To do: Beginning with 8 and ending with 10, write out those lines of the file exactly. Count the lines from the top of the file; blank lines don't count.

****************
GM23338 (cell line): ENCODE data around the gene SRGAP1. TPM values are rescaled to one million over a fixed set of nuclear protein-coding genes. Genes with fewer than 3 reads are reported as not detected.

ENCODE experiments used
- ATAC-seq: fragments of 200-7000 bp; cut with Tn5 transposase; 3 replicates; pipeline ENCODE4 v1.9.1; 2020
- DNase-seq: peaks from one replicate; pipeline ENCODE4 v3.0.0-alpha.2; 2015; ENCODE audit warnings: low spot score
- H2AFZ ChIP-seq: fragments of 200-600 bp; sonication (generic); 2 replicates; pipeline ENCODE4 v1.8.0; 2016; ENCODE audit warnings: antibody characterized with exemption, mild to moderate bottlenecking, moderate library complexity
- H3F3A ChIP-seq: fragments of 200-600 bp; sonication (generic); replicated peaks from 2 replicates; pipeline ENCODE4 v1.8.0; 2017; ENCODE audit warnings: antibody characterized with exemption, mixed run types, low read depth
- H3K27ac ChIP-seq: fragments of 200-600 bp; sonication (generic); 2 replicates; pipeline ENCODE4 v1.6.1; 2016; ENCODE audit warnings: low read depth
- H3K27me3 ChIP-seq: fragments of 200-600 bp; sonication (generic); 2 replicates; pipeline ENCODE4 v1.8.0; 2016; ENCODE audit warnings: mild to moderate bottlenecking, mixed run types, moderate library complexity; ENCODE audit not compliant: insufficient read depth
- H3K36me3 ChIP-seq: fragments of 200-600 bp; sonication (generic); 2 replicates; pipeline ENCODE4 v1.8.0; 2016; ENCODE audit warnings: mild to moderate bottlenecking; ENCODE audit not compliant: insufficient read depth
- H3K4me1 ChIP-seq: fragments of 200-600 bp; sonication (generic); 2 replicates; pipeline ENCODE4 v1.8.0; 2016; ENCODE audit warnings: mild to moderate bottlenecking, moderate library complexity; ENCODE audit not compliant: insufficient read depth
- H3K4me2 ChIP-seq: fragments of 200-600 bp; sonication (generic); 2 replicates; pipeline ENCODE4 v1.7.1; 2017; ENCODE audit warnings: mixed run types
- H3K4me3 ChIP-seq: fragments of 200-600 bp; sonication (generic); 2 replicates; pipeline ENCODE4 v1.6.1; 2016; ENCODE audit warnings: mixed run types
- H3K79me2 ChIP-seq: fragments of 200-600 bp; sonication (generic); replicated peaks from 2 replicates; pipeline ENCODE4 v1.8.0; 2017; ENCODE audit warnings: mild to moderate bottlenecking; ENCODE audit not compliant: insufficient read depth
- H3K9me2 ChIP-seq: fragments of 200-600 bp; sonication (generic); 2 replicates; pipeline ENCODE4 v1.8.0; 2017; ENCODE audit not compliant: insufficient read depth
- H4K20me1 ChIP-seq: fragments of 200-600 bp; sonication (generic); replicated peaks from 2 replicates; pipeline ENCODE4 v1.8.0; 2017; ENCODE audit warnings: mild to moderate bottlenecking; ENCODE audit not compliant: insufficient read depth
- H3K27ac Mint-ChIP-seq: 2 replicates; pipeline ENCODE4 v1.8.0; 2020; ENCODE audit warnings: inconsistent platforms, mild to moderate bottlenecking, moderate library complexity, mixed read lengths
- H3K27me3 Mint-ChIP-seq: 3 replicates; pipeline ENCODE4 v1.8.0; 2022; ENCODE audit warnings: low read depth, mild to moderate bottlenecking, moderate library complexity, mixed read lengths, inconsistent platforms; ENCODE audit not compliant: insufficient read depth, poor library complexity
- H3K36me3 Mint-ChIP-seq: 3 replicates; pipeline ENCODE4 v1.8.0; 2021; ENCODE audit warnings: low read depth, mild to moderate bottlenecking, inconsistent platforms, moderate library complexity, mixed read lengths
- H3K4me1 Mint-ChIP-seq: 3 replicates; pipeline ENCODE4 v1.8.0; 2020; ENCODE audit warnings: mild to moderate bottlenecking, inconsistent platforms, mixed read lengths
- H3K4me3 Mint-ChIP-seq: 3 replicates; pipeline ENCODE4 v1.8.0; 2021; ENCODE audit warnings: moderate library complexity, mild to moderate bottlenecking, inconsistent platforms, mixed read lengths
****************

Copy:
- H3K27me3 ChIP-seq: fragments of 200-600 bp; sonication (generic); 2 replicates; pipeline ENCODE4 v1.8.0; 2016; ENCODE audit warnings: mild to moderate bottlenecking, mixed run types, moderate library complexity; ENCODE audit not compliant: insufficient read depth
- H3K36me3 ChIP-seq: fragments of 200-600 bp; sonication (generic); 2 replicates; pipeline ENCODE4 v1.8.0; 2016; ENCODE audit warnings: mild to moderate bottlenecking; ENCODE audit not compliant: insufficient read depth
- H3K4me1 ChIP-seq: fragments of 200-600 bp; sonication (generic); 2 replicates; pipeline ENCODE4 v1.8.0; 2016; ENCODE audit warnings: mild to moderate bottlenecking, moderate library complexity; ENCODE audit not compliant: insufficient read depth